When I first heard that Chris Nolan was planning a movie about Dunkirk, my thoughts were that this could either be great or horrible. The switch from the Phoney War of late 1939 and early 1940 to the German Blitzkrieg into France that Spring presents a spectacle of epic proportions demanding a Cornelius Ryan to tell the tale. None has really emerged, however, because the allied campaign at this stage was humiliating. To my knowledge, the British Army still has not assigned a campaign ribbon for this series of battles. It was melded into the larger crusade to free Europe from the Nazis.
I knew, however, that I was going to see a movie and wasn’t watching a documentary or reading a campaign history. So I was willing to be forgiving of the film for its historical license. I also knew from the reviews that characterization and narrative would be sparse, favoring a visual storytelling technique. What I was not prepared for, however, was the incoherence of that visual narrative. I was left essentially, to create my own story for the film based on what I already knew or could surmise. That’s why, I suppose, so many reviews of the film are positive. Each person sees what they want to see on the screen.
What I saw was a banal story telling me (yet again) that “war is hell” and that common soldiers are insanely brave (sometimes) even though they are lead by idiots who have no concern for their life. Trapped inside this old saw were the kernels of a better movie trying to get out. Here are three.
First, the scene at the beginning where an unnamed British soldier escapes an ambush in Dunkirk and jumps behind a sandbagged defense held by French troops. They curse at him in French and gesture towards the beach. (Post-Brexit message perhaps?) I would have loved to hear more about these brave soldiers who made the evacuation possible. Most of them ended up dead or in POW camps.
Second, the scene on the fishing boat where a group of Argyll and Southerland Highlanders are hiding in the hull waiting for the tide to rise. German troops have already flanked that part of the beach and shoot the boat to keep it from being used. They set out anyway and the vessel starts to sink. The men assume that if they unload some weight the boat will still float and plan to through the “silent man” overboard. When he finally speaks, and they discover he is Frenchman, wearing a British army uniform, they are all the more eager to throw him into to the sea. Ultimately, the boat sinks and the French man is left to drown as the others swim out of the wreck and are rescued by the civilian skipper of a motor yacht named Moonstone. (Wilkie Collins saves the day again?) Nothing is said about this moment of cowardice, but the men bear it with them on the train when they return home. The civilians cheer their heroism. They skulk and try not to make eye contact with them not because of the retreat but because of the men they abandoned to make their survival possible. Men they were willing to kill directly to get home.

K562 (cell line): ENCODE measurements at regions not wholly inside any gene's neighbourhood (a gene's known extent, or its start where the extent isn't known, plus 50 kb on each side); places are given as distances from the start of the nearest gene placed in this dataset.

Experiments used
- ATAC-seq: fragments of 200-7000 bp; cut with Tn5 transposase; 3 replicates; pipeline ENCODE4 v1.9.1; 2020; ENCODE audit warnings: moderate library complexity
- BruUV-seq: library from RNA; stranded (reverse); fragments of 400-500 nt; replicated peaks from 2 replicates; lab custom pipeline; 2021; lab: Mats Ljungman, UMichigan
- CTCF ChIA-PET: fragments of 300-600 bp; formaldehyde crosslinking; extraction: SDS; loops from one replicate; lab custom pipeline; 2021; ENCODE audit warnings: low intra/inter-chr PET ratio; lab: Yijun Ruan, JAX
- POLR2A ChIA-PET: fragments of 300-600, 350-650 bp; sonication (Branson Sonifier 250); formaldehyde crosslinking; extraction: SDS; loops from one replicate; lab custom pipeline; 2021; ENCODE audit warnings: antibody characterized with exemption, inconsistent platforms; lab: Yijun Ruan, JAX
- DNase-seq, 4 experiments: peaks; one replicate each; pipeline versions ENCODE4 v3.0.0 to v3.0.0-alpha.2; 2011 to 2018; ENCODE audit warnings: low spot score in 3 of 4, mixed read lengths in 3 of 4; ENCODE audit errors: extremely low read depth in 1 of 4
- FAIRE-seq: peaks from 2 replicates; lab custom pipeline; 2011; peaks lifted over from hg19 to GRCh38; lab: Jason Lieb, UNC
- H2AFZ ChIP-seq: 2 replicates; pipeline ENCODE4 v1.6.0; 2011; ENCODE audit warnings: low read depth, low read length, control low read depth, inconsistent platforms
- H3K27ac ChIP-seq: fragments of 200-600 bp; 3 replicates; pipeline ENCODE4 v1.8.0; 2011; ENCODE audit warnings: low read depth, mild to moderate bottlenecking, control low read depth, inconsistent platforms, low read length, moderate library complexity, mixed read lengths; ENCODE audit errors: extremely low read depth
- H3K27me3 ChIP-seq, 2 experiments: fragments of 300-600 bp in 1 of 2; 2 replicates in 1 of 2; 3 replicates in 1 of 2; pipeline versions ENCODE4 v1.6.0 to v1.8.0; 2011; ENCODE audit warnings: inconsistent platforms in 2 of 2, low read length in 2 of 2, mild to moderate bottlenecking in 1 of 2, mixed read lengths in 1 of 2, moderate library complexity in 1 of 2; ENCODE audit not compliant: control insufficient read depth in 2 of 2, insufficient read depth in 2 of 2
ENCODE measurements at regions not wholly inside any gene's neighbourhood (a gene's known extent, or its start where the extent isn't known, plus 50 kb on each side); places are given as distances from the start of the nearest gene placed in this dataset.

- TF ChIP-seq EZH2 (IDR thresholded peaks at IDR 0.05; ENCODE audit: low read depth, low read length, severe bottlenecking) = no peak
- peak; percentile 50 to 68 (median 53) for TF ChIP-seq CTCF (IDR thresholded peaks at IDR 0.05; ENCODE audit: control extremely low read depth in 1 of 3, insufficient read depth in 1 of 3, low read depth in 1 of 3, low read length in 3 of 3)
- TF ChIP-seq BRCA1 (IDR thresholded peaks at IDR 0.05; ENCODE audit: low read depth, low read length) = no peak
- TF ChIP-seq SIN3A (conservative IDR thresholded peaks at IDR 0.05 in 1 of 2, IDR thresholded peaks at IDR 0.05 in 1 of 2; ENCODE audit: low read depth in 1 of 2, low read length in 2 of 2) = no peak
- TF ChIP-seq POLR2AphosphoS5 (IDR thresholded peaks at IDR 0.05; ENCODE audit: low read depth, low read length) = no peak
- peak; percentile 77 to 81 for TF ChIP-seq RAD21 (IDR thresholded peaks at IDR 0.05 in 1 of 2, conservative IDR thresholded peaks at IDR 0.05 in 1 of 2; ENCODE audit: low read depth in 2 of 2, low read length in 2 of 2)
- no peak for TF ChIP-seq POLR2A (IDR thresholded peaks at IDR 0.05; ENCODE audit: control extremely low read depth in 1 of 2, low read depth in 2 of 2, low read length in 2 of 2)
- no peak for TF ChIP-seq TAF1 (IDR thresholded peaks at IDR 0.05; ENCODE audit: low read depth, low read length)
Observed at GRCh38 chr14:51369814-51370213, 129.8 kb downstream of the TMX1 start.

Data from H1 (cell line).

Third, the scene on the motor yacht Moonstone where a soldier rescued from a ship sunk by a u-boat shoves a young boy and kills him trying to force the crew to turn back to England. His shoulder epaulette shows he is a low ranking officer (perhaps a lieutenant?). The civilian crew continues to lie to him about the boy’s death, even as he sees the stretcher with the boy’s body on it removed from the boat when they finally arrive back in England. I guess they want to save him the indignity of knowing he killed a child so he’ll be ready to defend England from Nazi invasion.
These stories are interesting because they belie the mythology that surrounds this event–The Dunkirk Spirit. Churchill, newly appointed Prime Minister, tried to spin this disaster into a triumph, and largely succeeded. The story told about this French port was one of civilian valor as small boats crossed the channel to “bring the boys back home.” We see this civilian valor. As for the soldiers, we see the baser instincts of human nature to preserve itself at the expense of all others (i.e. every man for himself). Of course, we don’t see this long enough for the lesson to register.
What does register is the stunning visual and aural spectacle. And those brief moments of narrative coherence in the air and at the end of the mole, where Kenneth Brannaugh finally manages not to overact, present the usual story of heroism in the face of superior enemy firepower. Stiff upper lip. God Save The King. Wot. Wot. Brannaugh’s character stays behind to try to save the stranded French and one of the unnamed RAF pilots who outflew his gas supply lands on the beach, destroys his plane, and waits for German’s to capture him. The two shadowy Germans pointing their rifles at him are (interestingly) the only actual Germans we see in the entire movie.
Perhaps I was hopelessly naive or out of step with the world I live in (more Call of Duty than Paths of Glory) but I was hoping for an updated version of the narrative technique used in A Bridge Too Far. I’ll never forget the hospital scene at the end as a wounded British paratrooper plays Vivaldi on the flute prior to his capture by the Nazis. The camera pans to show the cost of war.
In Dunkirk we feel the cost of war. I felt the visceral fear and frustration of the men trapped on the beach trying to get home. I wanted to start swimming myself. I also felt the fear of the men in the air and on the sea. But that was it. In a post-Brexit era, an age where attitudes of US isolationism outdo that of Col. McCormick in the 1930s, I’m afraid that isn’t enough. Viewers need and deserve more if we are going to dredge up the ghosts of WWII. This is just another exercise, I’m afraid, in nostalgia.